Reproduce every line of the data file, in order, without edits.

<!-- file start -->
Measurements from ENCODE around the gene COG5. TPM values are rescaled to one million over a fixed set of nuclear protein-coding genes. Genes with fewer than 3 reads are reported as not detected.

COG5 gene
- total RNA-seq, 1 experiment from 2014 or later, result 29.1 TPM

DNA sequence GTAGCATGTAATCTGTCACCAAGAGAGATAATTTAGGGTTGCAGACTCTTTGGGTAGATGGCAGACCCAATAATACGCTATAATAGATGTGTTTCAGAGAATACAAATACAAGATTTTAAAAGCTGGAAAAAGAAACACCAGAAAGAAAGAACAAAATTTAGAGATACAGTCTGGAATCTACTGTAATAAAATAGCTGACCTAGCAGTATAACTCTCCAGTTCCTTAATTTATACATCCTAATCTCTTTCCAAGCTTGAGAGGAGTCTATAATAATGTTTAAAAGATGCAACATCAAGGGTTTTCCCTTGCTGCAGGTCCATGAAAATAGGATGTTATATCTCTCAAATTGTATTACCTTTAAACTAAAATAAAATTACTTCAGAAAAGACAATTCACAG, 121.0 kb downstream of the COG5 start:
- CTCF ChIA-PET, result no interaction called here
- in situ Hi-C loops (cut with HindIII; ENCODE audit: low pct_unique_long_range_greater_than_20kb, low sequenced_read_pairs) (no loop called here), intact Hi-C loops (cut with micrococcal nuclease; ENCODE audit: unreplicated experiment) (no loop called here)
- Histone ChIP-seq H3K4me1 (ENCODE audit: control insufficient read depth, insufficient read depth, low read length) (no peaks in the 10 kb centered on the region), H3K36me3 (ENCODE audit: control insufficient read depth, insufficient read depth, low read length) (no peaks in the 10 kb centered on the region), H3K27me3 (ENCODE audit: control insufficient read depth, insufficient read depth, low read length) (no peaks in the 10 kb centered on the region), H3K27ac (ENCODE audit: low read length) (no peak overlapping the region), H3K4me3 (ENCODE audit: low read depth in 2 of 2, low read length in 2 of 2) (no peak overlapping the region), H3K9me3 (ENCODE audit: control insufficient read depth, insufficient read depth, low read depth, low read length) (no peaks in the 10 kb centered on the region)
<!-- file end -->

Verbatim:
Measurements from ENCODE around the gene COG5. TPM values are rescaled to one million over a fixed set of nuclear protein-coding genes. Genes with fewer than 3 reads are reported as not detected.

COG5 gene
- total RNA-seq, 1 experiment from 2014 or later, result 29.1 TPM

DNA sequence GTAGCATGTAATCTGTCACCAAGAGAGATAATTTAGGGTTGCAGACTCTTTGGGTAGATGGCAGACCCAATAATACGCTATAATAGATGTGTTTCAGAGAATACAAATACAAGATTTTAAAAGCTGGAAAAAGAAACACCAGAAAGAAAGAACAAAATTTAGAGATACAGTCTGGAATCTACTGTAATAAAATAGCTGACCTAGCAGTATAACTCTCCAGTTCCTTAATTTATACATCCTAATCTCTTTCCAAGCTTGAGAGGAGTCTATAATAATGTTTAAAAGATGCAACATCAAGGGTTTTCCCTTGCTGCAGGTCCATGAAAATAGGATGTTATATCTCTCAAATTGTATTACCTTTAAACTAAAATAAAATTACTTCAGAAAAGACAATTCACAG, 121.0 kb downstream of the COG5 start:
- CTCF ChIA-PET, result no interaction called here
- in situ Hi-C loops (cut with HindIII; ENCODE audit: low pct_unique_long_range_greater_than_20kb, low sequenced_read_pairs) (no loop called here), intact Hi-C loops (cut with micrococcal nuclease; ENCODE audit: unreplicated experiment) (no loop called here)
- Histone ChIP-seq H3K4me1 (ENCODE audit: control insufficient read depth, insufficient read depth, low read length) (no peaks in the 10 kb centered on the region), H3K36me3 (ENCODE audit: control insufficient read depth, insufficient read depth, low read length) (no peaks in the 10 kb centered on the region), H3K27me3 (ENCODE audit: control insufficient read depth, insufficient read depth, low read length) (no peaks in the 10 kb centered on the region), H3K27ac (ENCODE audit: low read length) (no peak overlapping the region), H3K4me3 (ENCODE audit: low read depth in 2 of 2, low read length in 2 of 2) (no peak overlapping the region), H3K9me3 (ENCODE audit: control insufficient read depth, insufficient read depth, low read depth, low read length) (no peaks in the 10 kb centered on the region)